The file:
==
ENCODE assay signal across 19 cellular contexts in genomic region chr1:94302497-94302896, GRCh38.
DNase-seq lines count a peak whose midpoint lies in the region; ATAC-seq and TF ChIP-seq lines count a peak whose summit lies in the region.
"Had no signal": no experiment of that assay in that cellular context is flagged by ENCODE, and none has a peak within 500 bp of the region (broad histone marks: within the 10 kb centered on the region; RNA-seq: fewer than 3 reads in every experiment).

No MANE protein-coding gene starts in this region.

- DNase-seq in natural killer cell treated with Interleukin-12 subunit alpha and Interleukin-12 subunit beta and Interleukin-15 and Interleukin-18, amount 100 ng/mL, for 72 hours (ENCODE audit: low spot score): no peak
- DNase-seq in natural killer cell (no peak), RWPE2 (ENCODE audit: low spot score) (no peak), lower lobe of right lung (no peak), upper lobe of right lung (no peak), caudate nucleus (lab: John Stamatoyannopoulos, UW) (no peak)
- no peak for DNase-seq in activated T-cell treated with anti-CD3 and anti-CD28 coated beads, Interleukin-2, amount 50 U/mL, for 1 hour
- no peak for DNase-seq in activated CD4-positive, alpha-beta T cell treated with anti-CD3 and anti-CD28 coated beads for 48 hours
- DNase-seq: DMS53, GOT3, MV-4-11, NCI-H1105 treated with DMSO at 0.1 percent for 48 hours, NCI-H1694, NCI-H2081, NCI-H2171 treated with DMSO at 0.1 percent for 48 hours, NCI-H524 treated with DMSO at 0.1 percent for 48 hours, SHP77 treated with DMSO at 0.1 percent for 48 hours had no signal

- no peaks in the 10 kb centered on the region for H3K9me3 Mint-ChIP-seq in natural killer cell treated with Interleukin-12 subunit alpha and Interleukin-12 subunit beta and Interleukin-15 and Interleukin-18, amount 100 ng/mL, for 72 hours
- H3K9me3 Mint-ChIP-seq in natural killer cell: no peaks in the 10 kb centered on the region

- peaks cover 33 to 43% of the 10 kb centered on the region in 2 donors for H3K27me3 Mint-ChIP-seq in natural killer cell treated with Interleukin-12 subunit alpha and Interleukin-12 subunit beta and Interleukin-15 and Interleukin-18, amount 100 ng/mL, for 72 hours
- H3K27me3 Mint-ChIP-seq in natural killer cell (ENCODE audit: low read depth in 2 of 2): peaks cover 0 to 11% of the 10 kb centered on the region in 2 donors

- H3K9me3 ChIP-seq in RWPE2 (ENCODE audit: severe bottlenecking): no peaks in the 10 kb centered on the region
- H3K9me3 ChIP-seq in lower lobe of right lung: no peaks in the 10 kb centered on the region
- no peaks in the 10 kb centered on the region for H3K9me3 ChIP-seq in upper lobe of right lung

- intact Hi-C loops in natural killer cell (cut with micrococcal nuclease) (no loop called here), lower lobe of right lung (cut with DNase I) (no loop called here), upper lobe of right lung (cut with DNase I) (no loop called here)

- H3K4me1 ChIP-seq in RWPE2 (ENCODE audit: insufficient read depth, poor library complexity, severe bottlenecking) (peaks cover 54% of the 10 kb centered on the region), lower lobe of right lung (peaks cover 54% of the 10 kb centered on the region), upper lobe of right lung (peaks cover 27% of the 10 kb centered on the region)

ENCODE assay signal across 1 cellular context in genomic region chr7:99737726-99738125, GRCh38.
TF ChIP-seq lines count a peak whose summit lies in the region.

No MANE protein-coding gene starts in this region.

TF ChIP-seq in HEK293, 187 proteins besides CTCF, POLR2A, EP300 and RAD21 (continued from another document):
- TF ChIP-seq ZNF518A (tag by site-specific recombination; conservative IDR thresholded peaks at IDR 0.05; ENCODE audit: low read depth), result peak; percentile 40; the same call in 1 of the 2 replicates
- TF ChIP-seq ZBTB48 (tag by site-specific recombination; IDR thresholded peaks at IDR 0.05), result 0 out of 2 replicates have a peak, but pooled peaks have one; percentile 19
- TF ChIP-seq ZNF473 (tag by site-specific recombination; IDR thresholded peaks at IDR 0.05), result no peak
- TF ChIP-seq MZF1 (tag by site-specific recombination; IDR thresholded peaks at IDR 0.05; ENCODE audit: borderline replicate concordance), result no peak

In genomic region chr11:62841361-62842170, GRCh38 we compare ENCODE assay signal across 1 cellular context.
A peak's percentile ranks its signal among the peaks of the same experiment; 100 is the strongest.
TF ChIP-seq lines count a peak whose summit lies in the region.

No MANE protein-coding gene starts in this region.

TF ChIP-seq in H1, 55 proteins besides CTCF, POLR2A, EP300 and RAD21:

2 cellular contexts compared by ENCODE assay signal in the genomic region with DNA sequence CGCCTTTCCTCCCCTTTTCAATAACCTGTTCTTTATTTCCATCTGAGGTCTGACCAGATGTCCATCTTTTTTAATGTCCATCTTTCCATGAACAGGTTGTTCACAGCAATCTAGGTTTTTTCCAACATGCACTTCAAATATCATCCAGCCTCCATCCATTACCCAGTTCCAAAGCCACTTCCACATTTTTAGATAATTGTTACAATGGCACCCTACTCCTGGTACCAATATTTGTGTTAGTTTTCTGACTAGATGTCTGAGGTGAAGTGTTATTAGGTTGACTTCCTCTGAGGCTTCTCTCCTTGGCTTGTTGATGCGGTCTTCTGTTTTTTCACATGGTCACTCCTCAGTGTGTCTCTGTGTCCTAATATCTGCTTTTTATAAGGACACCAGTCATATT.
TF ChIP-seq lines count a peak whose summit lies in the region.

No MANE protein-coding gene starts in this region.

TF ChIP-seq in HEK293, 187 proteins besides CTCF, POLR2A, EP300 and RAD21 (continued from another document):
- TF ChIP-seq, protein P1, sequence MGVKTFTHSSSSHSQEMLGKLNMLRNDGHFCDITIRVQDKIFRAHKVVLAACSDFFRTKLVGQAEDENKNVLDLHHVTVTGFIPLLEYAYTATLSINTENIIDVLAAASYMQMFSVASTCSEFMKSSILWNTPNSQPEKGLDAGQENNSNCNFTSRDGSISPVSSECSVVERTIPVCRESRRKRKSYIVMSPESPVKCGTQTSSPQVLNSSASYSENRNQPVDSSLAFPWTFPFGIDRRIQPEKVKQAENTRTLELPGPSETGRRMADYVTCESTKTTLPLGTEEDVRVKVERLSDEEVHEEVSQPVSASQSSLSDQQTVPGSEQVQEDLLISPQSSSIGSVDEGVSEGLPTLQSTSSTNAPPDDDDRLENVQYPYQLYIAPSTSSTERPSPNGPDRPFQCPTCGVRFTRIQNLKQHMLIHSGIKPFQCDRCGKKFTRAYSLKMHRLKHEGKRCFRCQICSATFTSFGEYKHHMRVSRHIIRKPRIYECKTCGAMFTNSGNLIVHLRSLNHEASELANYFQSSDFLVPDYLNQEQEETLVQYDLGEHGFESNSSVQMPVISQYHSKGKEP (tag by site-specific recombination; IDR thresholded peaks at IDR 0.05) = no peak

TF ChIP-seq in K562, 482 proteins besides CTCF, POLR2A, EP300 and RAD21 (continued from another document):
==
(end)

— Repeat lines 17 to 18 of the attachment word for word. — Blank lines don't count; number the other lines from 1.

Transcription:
- intact Hi-C loops in natural killer cell (cut with micrococcal nuclease) (no loop called here), lower lobe of right lung (cut with DNase I) (no loop called here), upper lobe of right lung (cut with DNase I) (no loop called here)

- H3K4me1 ChIP-seq in RWPE2 (ENCODE audit: insufficient read depth, poor library complexity, severe bottlenecking) (peaks cover 54% of the 10 kb centered on the region), lower lobe of right lung (peaks cover 54% of the 10 kb centered on the region), upper lobe of right lung (peaks cover 27% of the 10 kb centered on the region)